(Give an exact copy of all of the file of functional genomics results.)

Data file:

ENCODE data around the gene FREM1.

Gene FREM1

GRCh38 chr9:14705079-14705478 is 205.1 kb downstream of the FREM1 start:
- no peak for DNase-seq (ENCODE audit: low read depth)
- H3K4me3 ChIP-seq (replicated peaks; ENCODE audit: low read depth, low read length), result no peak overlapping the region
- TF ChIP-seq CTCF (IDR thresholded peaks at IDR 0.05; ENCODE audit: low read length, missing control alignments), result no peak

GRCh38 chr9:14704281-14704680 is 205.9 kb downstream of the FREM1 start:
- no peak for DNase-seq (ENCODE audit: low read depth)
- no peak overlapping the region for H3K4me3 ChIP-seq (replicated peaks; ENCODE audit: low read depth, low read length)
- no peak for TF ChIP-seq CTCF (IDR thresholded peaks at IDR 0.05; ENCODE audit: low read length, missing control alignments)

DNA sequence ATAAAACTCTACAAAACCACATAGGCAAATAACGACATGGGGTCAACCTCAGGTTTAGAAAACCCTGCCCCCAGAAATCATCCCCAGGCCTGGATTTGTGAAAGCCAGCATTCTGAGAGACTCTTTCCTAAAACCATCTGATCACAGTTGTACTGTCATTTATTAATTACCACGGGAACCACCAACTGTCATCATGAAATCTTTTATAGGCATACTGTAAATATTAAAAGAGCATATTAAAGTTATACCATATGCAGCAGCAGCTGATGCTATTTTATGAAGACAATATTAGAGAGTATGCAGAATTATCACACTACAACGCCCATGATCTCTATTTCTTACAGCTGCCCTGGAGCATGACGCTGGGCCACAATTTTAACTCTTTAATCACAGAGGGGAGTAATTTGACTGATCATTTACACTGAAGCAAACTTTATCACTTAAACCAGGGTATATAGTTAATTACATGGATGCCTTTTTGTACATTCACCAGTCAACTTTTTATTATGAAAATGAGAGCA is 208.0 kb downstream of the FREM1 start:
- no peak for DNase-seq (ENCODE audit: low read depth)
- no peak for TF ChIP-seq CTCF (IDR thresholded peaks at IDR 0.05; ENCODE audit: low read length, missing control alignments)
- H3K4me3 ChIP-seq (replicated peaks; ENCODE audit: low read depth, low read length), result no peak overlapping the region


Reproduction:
ENCODE data around the gene FREM1.

Gene FREM1

GRCh38 chr9:14705079-14705478 is 205.1 kb downstream of the FREM1 start:
- no peak for DNase-seq (ENCODE audit: low read depth)
- H3K4me3 ChIP-seq (replicated peaks; ENCODE audit: low read depth, low read length), result no peak overlapping the region
- TF ChIP-seq CTCF (IDR thresholded peaks at IDR 0.05; ENCODE audit: low read length, missing control alignments), result no peak

GRCh38 chr9:14704281-14704680 is 205.9 kb downstream of the FREM1 start:
- no peak for DNase-seq (ENCODE audit: low read depth)
- no peak overlapping the region for H3K4me3 ChIP-seq (replicated peaks; ENCODE audit: low read depth, low read length)
- no peak for TF ChIP-seq CTCF (IDR thresholded peaks at IDR 0.05; ENCODE audit: low read length, missing control alignments)

DNA sequence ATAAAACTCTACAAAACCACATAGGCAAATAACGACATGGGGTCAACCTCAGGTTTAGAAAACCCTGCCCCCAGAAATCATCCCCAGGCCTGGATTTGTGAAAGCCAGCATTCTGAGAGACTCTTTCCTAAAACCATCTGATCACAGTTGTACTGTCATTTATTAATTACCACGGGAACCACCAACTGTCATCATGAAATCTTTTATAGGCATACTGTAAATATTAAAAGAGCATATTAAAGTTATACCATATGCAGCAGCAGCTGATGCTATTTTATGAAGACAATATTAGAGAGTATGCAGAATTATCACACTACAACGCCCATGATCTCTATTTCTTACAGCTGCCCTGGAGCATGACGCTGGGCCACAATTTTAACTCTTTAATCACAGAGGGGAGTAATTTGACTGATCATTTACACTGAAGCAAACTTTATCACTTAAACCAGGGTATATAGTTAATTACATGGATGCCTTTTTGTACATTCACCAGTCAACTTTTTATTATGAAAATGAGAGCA is 208.0 kb downstream of the FREM1 start:
- no peak for DNase-seq (ENCODE audit: low read depth)
- no peak for TF ChIP-seq CTCF (IDR thresholded peaks at IDR 0.05; ENCODE audit: low read length, missing control alignments)
- H3K4me3 ChIP-seq (replicated peaks; ENCODE audit: low read depth, low read length), result no peak overlapping the region